Jim Bacon, vice president-communications for The Jefferson Council, has received the following communication from University of Virginia spokesman Brian Coy. In the spirit of open dialogue, we publish it here for the benefit of our readers.
As you may have seen, there has been some recent media coverage about Thomas Jefferson’s place in the University community.
In case it is useful, I wanted to share a message from President Ryan, first published in October of 2020, which conveys his position on the matter and the University’s policy. Below is a relevant excerpt from his longer statement:
Some members of our community have called for the removal of the statue. This idea gained greater urgency in light of the recent protests across the country this summer.
I do not believe the statue should be removed, nor would I ever approve such an effort. As long as I am president, the University of Virginia will not walk away from Thomas Jefferson.
August 29, 2022
Board of Visitors of the University of Virginia
President James E Ryan
The University of Virginia
Charlottesville, VA 22904
Dear Members of the Board and President Ryan,
As you know, on August 11 the Editorial Board of the Cavalier Daily published an article entitled: To create “citizen leaders,” U.Va. must do more. The Editorial Board states: “There is a reason why Charlottesville’s local Klu (sic) Klux Klan Chapter hosted its inauguration ceremony at Jefferson’s Monticello tomb. There is a reason why white supremacists gathered with torches around Jefferson’s statue on the north side of the Rotunda. There is a reason why they felt comfortable marching through Grounds. Our physical environment — from statues to building names to Jefferson’s overwhelming presence — exalts people who held the same beliefs as the repugnant white supremacists in attendance at the “Unite the Right” rally. These buildings must be renamed and memorials removed.”
One of the four core pillars of The Jefferson Council is to “preserve the Jefferson Legacy.” This legacy has been under assault continuously since the events of August 2017, events which had absolutely nothing to do with the University, much less Thomas Jefferson. Student leaders on the Student Council and Cavalier Daily have relentlessly conflated the assault on the Lawn by out-of-town racists with the University and Mr. Jefferson. Now in the editorial above, they are clearly calling for the total eradication of Thomas Jefferson from the history of the University he founded. Continue reading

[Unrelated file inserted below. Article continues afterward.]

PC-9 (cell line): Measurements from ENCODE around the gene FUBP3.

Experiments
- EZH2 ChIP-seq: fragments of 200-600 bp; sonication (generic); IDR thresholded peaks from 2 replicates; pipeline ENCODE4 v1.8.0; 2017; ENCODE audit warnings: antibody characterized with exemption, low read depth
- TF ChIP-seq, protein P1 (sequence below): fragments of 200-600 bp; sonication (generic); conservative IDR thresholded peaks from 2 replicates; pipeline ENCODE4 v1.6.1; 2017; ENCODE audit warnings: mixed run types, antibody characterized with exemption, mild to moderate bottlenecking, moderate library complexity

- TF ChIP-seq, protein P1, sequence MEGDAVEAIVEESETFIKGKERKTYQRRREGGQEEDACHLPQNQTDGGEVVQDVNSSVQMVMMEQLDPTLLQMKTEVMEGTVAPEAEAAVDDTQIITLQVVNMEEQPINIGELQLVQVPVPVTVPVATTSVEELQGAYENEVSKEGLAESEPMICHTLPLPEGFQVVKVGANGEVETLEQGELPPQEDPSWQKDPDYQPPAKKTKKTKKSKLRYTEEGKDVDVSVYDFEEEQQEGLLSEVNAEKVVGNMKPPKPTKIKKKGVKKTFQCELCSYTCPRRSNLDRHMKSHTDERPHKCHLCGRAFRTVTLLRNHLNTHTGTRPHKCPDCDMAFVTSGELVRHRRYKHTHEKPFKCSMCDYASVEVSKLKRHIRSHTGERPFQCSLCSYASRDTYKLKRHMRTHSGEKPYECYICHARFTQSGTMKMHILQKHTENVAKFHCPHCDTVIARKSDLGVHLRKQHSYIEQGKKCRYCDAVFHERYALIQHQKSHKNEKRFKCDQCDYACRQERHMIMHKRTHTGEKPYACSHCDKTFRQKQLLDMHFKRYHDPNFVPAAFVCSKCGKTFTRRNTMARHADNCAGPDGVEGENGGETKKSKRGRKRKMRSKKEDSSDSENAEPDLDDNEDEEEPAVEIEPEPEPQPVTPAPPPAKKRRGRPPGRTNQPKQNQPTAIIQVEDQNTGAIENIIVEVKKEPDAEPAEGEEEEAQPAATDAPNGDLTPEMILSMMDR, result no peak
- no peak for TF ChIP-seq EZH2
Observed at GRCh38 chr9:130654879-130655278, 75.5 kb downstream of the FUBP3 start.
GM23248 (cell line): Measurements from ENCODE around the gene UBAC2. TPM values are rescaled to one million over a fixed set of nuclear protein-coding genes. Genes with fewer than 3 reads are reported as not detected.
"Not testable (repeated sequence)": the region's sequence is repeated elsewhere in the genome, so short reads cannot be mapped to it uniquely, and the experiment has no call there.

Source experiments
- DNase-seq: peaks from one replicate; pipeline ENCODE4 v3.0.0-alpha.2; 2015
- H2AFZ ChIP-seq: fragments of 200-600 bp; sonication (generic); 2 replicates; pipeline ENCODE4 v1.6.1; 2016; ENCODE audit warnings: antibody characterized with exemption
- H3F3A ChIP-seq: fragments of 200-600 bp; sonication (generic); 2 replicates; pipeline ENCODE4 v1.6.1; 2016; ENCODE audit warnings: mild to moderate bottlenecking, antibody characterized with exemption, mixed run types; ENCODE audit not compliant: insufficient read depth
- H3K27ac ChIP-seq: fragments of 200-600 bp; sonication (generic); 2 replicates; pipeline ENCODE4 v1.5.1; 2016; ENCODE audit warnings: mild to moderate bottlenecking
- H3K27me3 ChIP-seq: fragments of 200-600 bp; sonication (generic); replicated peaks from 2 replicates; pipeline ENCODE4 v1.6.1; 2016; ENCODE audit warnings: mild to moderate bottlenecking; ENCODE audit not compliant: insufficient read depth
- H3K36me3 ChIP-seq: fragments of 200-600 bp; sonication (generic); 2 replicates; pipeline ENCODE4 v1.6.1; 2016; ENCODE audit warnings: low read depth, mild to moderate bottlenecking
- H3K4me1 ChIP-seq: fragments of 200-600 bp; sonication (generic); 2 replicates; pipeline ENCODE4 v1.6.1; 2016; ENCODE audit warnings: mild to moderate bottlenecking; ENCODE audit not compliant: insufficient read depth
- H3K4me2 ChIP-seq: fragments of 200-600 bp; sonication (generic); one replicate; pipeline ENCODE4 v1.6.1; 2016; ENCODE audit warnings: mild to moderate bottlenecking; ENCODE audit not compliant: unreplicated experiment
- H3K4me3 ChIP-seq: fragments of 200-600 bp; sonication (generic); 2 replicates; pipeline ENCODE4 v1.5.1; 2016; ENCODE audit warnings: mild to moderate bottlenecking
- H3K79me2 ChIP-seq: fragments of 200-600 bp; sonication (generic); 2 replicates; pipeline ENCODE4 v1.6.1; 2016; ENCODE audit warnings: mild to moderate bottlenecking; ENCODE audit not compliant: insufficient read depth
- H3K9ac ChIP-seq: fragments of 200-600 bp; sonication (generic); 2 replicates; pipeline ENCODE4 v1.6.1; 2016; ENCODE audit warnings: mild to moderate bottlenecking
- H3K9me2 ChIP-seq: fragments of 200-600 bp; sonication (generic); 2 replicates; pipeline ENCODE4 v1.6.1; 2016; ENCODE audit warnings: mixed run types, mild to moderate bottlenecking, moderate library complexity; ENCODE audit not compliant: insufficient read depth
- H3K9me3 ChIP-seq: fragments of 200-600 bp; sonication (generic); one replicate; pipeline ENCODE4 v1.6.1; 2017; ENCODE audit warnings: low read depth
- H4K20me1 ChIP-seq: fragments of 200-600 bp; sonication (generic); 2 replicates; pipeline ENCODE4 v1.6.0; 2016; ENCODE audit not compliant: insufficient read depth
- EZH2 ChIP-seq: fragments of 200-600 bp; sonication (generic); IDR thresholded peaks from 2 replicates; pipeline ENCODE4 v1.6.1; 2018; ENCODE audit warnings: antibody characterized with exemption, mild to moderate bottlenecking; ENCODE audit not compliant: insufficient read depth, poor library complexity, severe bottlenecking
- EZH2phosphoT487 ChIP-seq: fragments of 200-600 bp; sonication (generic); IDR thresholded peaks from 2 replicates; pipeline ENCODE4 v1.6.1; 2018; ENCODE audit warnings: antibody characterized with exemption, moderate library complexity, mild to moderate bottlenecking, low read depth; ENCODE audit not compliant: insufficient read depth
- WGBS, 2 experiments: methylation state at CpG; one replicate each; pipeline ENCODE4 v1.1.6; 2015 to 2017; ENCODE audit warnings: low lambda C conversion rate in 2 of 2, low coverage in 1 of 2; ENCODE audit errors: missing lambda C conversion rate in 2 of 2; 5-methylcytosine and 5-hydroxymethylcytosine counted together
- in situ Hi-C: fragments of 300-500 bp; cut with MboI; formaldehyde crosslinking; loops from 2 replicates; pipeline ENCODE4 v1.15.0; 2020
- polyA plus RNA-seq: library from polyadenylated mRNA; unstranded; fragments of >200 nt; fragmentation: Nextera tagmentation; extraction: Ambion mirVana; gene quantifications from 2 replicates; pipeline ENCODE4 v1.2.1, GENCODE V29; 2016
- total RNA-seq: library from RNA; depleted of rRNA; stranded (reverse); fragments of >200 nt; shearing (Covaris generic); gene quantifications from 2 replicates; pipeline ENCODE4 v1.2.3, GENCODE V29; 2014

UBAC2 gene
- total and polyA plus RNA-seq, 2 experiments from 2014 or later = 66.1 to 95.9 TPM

by James A, Bacon
Here is what passes for logic at The Cavalier Daily, the student newspaper of the University of Virginia, a university once reputed for the excellence of its education:
We reject how the University’s physical environment — one that glorifies racists, slaveholders and eugenicists with statues and buildings named in their honor — upholds an enduring culture of white supremacy. There is a reason why Charlottesville’s local Klu Klux Klan Chapter hosted its inauguration ceremony at Jefferson’s Monticello tomb. There is a reason why white supremacists gathered with torches around Jefferson’s statue on the north side of the Rotunda. There is a reason why they felt comfortable marching through Grounds. Our physical environment — from statues to building names to Jefferson’s overwhelming presence — exalts people who held the same beliefs as the repugnant white supremacists in attendance at the “Unite the Right” rally. These buildings must be renamed and memorials removed.
Follow the syllogism: White supremacists rallied at Thomas Jefferson’s Monticello tomb. White supremacists are evil. (Unstated but necessary to complete the syllogism): Ergo, Jefferson is evil. Therefore, buildings and memorials to him and other white supremacists must be removed.
The CD editorial writers use the rhetorical device of guilt by association to tar Jefferson. Notably, this particular circumlocution holds Jefferson guilty by virtue of association with the Ku Klux Klan, which did not exist in Jefferson’s time, for activities undertaken some 200 years after he lived! The mystic chords of White supremacy, it seems, transcend space, time and causality. Continue reading
by James A. Bacon
A federal judge has dismissed a case against the University of Virginia by a medical student who charged that university officials had retaliated against him for disputing the speaker’s logic in a panel discussion about microaggressions.
The plaintiff, Kieren Bhattacharya, “has nothing more than speculation to support his claim,” wrote Judge Norman K. Moon with the U.S. District Court in Charlottesville. “He has not unearthed even a scintilla of evidence that would demonstrate that Defendants took any adverse action against him because of his protected speech.”
Bhattacharya’s case generated a flurry of attention among conservative media when it was filed more than a year ago. The med school student described an event at which he critiqued the logic of a faculty member opining on the subject of microaggressions. He expressed the view that “a microaggression is entirely dependent on how the person who’s receiving it is reacting” rather than how the statement was intended. The incident prompted a colleague to file a “professionalism concern card,” after which ensued a train of administrative hearings, Bhattacharya’s involuntary commitment to a mental health facility, the issuance of a no-trespass order banning him from the university grounds, and his subsequent expulsion from med school. Continue reading
Photo credit: Cavalier Daily
by James A. Bacon